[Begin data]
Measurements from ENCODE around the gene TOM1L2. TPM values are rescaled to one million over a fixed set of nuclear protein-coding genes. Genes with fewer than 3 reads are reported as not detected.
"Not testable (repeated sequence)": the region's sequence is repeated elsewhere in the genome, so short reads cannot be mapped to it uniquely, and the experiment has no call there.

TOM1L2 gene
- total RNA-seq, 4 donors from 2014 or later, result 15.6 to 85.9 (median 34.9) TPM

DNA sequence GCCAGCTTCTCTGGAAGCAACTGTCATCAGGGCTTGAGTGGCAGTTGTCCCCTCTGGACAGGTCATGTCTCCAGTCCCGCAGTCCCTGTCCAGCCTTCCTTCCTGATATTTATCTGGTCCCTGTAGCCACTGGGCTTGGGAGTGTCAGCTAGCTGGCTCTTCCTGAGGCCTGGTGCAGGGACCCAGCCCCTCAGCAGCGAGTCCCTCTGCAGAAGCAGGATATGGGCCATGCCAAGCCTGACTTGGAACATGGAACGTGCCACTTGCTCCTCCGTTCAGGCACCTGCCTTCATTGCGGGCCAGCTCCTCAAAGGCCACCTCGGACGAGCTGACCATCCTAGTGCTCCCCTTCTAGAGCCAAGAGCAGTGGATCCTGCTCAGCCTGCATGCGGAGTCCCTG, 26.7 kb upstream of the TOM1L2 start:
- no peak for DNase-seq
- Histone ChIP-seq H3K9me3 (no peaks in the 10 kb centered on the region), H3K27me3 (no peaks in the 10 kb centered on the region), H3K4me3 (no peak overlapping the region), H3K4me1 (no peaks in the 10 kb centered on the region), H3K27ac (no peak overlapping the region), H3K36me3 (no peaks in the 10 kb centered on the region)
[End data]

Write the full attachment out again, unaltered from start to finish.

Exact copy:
Measurements from ENCODE around the gene TOM1L2. TPM values are rescaled to one million over a fixed set of nuclear protein-coding genes. Genes with fewer than 3 reads are reported as not detected.
"Not testable (repeated sequence)": the region's sequence is repeated elsewhere in the genome, so short reads cannot be mapped to it uniquely, and the experiment has no call there.

TOM1L2 gene
- total RNA-seq, 4 donors from 2014 or later, result 15.6 to 85.9 (median 34.9) TPM

DNA sequence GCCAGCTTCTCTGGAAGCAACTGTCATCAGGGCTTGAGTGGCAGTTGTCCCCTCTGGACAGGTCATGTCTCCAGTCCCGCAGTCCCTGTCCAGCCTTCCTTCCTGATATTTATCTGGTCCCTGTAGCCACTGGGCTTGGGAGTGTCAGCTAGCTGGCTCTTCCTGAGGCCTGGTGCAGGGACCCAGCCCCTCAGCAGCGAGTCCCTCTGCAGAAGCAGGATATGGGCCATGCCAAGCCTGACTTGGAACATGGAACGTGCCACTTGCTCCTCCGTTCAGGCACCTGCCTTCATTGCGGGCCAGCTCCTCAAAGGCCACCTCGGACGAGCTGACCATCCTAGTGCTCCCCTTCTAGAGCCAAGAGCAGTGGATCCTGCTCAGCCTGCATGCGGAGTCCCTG, 26.7 kb upstream of the TOM1L2 start:
- no peak for DNase-seq
- Histone ChIP-seq H3K9me3 (no peaks in the 10 kb centered on the region), H3K27me3 (no peaks in the 10 kb centered on the region), H3K4me3 (no peak overlapping the region), H3K4me1 (no peaks in the 10 kb centered on the region), H3K27ac (no peak overlapping the region), H3K36me3 (no peaks in the 10 kb centered on the region)